Judgment on the interpretation of the "deeming provision": sole or dual?

8 Sep 2015 3 min read Employment Alert Article

The Labour Court handed down judgment earlier today in a highly anticipated interpretation ruling relating to the recent amendments to the Labour Relations Act 66 of 1995 (LRA). More specifically, the judgment provides clarity on the interpretation of the “deeming provision” contained in s198A of the LRA, which provides that the client of a temporary employment service (TES) is deemed to be the employer of the TES employees earning less than the earnings threshold (currently R205 433.30 per annum) who have been placed at the client for more than 3 months.

There is much debate as to whether the deeming provision means that the client of a TES becomes the sole employer or the dual employer of the TES employees. Prior to today’s judgment, a number of decisions emanating from the CCMA and bargaining councils have declared the deeming provision to mean that the client becomes the sole employer of the TES employees after 3 months.

In Assign Services v CCMA and others (JR 1230/15; 8 September 2015), the court was tasked with determining whether the commissioner had erred in his interpretation of the deeming provision. The commissioner, too, found that the deeming provision meant that the client of the TES became the sole employer of the TES employees earning less than the earnings threshold who had been placed at the client for more than 3 months.

The court stated that the true issue for determination was whether the TES continues to be the employer of the TES employees (notwithstanding the application of deeming provision) and, therefore, is concurrently vested with the rights/obligations and powers/duties generated by the LRA.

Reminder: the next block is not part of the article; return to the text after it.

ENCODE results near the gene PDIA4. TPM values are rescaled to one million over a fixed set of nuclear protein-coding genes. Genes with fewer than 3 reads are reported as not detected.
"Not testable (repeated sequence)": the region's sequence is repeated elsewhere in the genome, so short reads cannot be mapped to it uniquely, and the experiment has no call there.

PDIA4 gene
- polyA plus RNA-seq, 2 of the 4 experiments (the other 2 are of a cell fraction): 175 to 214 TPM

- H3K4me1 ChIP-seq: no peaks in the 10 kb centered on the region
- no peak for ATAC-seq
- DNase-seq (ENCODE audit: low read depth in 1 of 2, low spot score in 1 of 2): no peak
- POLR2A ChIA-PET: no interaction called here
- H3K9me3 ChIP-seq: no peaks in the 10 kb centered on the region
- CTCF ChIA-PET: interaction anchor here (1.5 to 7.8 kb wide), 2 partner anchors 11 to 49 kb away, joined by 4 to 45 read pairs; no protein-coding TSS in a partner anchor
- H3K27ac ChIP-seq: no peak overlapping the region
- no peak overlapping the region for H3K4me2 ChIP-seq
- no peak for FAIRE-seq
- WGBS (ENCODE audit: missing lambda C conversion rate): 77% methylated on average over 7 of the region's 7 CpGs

The court found that the TES continues to be the employer of the TES employees, even after the application of the deeming provision. There is no reason, in principle or practice, why the TES should be relieved of its statutory rights and obligations towards the TES employees merely because the client acquires a parallel set of such rights and obligations. The deeming provision does not invalidate the contract of employment between the TES and TES employee or derogate from its terms.

The court further made the important finding that the deeming provision is expressly made only to operate for the purposes of the LRA and that it therefore serves to amplify or expand the protections afforded to employees and not to substitute the TES employee’s protections vis-à-vis the TES with protections vis-à-vis the client.

The current legal position is that TES employees remain the employees of the TES and, by virtue of the deeming provision, can now assert their rights against the clients of the TES as well. The finding of the Labour Court therefore supports the “dual employer” approach and TES employees do not transfer to the client as the sole employer.

The Labour Court has clarified the interpretation of the deeming provision to the satisfaction of TES and their client’s alike. However, this is likely not to be end of the debate around this very contentious amendment to the LRA.

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